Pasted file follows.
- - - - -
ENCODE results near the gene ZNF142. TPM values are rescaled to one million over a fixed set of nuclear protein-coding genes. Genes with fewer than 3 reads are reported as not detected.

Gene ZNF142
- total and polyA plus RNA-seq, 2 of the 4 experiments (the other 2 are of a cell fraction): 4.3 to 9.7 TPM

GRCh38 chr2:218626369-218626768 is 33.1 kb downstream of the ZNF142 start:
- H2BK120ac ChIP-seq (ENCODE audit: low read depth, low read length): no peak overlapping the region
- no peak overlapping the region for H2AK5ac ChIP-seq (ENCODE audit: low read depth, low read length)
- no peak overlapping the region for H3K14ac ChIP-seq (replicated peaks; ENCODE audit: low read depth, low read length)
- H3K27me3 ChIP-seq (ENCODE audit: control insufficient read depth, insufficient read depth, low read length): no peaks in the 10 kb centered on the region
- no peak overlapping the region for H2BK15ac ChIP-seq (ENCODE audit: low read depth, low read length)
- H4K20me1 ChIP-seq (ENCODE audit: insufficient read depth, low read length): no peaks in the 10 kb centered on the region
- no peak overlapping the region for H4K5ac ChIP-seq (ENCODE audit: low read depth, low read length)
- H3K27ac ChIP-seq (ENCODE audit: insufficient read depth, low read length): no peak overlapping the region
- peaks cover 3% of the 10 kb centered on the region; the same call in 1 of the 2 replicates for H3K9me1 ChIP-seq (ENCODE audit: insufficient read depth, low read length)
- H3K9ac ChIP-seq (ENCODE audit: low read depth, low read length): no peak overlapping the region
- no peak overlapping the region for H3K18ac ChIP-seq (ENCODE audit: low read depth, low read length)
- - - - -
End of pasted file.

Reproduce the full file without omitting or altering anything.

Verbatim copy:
ENCODE results near the gene ZNF142. TPM values are rescaled to one million over a fixed set of nuclear protein-coding genes. Genes with fewer than 3 reads are reported as not detected.

Gene ZNF142
- total and polyA plus RNA-seq, 2 of the 4 experiments (the other 2 are of a cell fraction): 4.3 to 9.7 TPM

GRCh38 chr2:218626369-218626768 is 33.1 kb downstream of the ZNF142 start:
- H2BK120ac ChIP-seq (ENCODE audit: low read depth, low read length): no peak overlapping the region
- no peak overlapping the region for H2AK5ac ChIP-seq (ENCODE audit: low read depth, low read length)
- no peak overlapping the region for H3K14ac ChIP-seq (replicated peaks; ENCODE audit: low read depth, low read length)
- H3K27me3 ChIP-seq (ENCODE audit: control insufficient read depth, insufficient read depth, low read length): no peaks in the 10 kb centered on the region
- no peak overlapping the region for H2BK15ac ChIP-seq (ENCODE audit: low read depth, low read length)
- H4K20me1 ChIP-seq (ENCODE audit: insufficient read depth, low read length): no peaks in the 10 kb centered on the region
- no peak overlapping the region for H4K5ac ChIP-seq (ENCODE audit: low read depth, low read length)
- H3K27ac ChIP-seq (ENCODE audit: insufficient read depth, low read length): no peak overlapping the region
- peaks cover 3% of the 10 kb centered on the region; the same call in 1 of the 2 replicates for H3K9me1 ChIP-seq (ENCODE audit: insufficient read depth, low read length)
- H3K9ac ChIP-seq (ENCODE audit: low read depth, low read length): no peak overlapping the region
- no peak overlapping the region for H3K18ac ChIP-seq (ENCODE audit: low read depth, low read length)